BEHIND CLOSED DOORS
It would be imprudent for Bradley or SPN to be as blunt as Norquist in public (given their tax-exempt status as charitable organizations), but internal Bradley and SPN documents are clear about their goal of bleeding the Democratic Party of funding.
Norquist has long described unions, public-sector workers and trial lawyers as the funding “pillars” of the Democratic Party. In internal documents prepared for its board of directors, Bradley staff channels Norquist and recommends continued funding for the NRTDLF because “big Labor and trial attorneys … are the two principal funding pillars of the Left.” Bradley has gifted the anti-affirmative action Center for Individual Rights, which represented the Friedrichs plaintiffs, with more than $1.5 million.
Materials prepared for the Bradley board track Friedrichs and the cases leading up to it. A map from the pro-worker Economic Policy Institute is included to show states that allow fair share fees, annotated to show the potential monetary losses for unions at $500 million to $1 billion per year. Bradley staff quote “the leftist In These Times,” which characterized Friedrichs as a case “that could decimate public-sector unions.”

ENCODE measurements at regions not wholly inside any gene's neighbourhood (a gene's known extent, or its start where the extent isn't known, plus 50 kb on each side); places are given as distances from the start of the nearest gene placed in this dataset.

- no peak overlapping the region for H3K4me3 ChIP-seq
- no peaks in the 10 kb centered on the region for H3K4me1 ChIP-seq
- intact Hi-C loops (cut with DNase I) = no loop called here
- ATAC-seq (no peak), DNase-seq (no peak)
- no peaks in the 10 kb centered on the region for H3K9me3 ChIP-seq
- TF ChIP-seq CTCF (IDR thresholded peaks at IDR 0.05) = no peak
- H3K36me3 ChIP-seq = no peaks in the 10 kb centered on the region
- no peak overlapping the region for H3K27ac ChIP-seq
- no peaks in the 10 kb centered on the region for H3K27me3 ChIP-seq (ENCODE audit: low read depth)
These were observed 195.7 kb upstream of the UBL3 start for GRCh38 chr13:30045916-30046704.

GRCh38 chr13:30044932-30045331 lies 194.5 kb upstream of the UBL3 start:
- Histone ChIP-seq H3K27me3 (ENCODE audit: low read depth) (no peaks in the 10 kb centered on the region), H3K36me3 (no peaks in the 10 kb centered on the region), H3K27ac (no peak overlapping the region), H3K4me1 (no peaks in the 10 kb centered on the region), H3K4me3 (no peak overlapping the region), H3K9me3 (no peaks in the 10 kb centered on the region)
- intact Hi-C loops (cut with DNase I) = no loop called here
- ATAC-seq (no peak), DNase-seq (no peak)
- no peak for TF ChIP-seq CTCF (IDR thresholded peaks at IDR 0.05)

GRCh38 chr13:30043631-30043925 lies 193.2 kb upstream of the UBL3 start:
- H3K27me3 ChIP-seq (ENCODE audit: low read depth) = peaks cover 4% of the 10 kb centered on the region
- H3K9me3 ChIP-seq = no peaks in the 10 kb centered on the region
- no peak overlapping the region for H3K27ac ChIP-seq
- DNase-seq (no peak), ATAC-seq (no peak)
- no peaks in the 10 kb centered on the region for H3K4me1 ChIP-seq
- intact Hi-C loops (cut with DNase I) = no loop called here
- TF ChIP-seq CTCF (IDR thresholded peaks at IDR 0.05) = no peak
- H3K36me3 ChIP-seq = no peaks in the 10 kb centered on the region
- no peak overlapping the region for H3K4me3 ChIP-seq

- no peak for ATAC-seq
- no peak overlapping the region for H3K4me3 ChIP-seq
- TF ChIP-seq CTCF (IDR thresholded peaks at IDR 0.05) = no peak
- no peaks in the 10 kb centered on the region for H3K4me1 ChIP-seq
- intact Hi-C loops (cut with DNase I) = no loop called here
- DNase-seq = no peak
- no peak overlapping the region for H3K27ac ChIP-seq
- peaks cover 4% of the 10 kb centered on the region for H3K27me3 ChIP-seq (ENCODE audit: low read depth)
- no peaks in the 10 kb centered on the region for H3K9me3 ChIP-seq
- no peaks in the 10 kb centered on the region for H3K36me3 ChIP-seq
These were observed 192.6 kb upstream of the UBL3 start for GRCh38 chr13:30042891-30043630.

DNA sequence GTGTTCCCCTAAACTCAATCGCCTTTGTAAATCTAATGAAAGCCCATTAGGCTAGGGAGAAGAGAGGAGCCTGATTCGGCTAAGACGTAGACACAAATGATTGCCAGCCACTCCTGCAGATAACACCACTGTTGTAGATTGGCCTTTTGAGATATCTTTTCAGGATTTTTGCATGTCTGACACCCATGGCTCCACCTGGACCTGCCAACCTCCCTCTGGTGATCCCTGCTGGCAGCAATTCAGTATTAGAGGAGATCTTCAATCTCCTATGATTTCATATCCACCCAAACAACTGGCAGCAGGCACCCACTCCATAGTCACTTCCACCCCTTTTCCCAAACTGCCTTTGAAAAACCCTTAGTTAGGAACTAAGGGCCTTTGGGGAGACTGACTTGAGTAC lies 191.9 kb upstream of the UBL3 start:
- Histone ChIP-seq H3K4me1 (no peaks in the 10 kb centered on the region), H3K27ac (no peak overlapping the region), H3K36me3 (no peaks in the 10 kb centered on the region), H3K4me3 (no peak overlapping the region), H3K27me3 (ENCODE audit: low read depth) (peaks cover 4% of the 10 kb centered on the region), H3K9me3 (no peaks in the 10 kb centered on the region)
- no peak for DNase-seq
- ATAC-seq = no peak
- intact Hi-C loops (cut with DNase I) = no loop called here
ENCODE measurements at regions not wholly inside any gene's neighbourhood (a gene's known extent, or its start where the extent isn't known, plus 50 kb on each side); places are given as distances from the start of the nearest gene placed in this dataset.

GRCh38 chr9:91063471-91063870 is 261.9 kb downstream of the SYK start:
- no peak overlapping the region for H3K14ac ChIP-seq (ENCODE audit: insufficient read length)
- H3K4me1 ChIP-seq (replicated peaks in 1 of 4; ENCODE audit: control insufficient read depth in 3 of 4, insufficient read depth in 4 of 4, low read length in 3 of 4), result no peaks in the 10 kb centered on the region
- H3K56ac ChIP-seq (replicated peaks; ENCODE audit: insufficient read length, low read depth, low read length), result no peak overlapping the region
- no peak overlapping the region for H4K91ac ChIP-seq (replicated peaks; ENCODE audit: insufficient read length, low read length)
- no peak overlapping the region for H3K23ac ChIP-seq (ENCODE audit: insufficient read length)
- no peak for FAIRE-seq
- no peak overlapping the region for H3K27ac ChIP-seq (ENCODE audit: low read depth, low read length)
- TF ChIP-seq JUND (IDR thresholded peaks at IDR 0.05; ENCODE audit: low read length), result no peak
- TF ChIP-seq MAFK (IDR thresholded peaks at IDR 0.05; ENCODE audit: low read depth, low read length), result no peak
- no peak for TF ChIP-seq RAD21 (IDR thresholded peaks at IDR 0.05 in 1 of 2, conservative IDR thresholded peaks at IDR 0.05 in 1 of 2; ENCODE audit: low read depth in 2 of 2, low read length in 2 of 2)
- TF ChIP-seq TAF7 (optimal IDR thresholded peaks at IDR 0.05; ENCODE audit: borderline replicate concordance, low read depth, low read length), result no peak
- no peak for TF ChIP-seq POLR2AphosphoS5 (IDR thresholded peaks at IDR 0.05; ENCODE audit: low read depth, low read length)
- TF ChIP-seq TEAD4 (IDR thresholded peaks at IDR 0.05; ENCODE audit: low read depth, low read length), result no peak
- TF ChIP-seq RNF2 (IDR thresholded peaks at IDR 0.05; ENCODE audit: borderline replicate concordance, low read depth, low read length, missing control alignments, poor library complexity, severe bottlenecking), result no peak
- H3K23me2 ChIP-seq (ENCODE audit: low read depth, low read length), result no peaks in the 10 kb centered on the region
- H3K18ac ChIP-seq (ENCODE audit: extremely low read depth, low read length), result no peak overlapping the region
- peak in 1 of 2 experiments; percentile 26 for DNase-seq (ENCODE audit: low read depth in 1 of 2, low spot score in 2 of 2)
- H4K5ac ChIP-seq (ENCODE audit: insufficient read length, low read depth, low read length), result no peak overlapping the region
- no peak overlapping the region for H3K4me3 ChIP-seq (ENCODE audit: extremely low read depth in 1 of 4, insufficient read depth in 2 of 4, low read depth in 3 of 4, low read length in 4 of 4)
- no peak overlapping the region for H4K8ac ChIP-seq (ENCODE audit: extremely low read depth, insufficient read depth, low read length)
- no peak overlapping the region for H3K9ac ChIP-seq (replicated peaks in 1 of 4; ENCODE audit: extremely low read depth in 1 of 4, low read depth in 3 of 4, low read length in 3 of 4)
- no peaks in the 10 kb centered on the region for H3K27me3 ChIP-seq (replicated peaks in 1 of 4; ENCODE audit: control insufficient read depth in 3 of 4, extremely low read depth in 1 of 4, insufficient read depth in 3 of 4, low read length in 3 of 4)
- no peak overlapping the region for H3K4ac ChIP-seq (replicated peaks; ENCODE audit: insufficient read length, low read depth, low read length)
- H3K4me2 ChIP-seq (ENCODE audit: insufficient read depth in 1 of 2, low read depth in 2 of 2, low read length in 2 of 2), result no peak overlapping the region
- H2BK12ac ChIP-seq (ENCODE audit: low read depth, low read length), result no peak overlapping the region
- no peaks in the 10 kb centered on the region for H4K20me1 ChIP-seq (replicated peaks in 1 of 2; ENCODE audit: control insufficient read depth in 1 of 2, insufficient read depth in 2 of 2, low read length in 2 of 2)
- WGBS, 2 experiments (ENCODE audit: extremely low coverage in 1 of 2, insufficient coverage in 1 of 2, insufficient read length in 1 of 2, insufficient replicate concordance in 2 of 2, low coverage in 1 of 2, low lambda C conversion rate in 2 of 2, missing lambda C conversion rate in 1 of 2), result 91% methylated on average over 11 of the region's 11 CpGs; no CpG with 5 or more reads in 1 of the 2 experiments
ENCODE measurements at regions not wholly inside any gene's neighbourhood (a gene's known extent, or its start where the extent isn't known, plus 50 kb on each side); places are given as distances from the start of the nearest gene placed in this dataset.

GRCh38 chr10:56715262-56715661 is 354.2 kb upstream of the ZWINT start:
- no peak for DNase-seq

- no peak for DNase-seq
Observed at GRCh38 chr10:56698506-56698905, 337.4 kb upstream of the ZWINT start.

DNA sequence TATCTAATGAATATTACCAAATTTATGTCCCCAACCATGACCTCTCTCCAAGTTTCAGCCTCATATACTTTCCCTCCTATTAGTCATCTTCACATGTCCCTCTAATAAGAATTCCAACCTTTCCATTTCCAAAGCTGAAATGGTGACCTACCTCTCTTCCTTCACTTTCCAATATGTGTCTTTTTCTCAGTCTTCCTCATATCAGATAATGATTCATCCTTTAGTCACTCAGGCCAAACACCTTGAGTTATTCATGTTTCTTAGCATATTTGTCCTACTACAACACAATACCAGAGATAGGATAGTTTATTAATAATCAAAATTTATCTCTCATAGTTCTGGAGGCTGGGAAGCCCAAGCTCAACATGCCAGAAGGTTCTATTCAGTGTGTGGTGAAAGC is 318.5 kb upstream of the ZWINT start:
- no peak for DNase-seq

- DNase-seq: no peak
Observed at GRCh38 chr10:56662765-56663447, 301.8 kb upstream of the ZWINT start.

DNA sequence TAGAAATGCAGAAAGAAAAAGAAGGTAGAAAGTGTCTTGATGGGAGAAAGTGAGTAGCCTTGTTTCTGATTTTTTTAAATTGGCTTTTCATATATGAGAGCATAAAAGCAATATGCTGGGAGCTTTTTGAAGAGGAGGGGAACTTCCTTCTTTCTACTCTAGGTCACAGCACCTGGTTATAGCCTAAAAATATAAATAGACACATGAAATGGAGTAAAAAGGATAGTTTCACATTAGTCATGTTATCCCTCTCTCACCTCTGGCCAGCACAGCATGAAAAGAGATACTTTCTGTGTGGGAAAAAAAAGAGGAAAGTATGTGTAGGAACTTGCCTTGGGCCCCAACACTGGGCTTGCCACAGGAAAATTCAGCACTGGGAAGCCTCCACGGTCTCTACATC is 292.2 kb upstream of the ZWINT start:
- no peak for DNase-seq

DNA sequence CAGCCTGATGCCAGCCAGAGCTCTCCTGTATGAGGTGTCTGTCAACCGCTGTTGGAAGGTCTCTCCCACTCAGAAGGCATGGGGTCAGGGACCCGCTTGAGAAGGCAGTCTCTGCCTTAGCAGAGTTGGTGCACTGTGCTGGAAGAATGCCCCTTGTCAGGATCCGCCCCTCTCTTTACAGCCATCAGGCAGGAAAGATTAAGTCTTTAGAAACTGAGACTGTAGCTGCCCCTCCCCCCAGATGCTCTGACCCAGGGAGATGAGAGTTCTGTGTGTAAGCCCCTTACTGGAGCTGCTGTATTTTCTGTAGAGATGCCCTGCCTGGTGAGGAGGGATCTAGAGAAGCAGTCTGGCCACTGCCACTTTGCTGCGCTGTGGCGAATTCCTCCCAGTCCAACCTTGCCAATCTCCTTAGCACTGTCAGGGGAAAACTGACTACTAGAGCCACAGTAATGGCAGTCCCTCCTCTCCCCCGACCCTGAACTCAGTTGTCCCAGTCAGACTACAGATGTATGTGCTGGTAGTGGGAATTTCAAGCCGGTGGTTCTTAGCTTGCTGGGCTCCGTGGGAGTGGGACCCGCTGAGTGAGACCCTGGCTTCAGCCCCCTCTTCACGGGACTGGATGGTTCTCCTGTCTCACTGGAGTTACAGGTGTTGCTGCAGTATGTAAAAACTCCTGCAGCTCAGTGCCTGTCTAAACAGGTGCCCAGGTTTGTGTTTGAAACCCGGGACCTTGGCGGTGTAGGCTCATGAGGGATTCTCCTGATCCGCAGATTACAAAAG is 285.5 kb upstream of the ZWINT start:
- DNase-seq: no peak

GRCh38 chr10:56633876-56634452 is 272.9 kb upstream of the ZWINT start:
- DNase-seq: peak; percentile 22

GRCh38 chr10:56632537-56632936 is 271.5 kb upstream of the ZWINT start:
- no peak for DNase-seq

Another case leading up to Janus was Bain v. California Teachers Association, which attacked the way the union processed political fees. Bradley staff called Bain and Friedrichs combined a “powerful ‘one-two’ punch” against unions, predicting that “all that would remain to fund the unions’ political apparatus would be the hardcore teacher members.”
For Bradley, the anti-union work was a twofer. Bradley has long been a proponent of the privatization of America’s schools; America’s public school teachers and powerful teachers unions stand in the way. Internal documents show Bradley staff bluntly advocating projects to “defund teachers unions and achieve real education reform” at the same time.
“Teachers unions are at the heart of all this,” says Harvard’s Theda Skocpol. “Teachers exist in every community across the country. They are educated, they speak up, and they care about public schools. Break the teachers unions and you break the organizational power that exists in and around the Democratic Party at the state and local level.”
In an April 2016 fundraising letter obtained by the Center for Media and Democracy and published in the Guardian, SPN CEO Tracie Sharpe asks her readers to help strike “a major blow to the Left’s ability to control government.”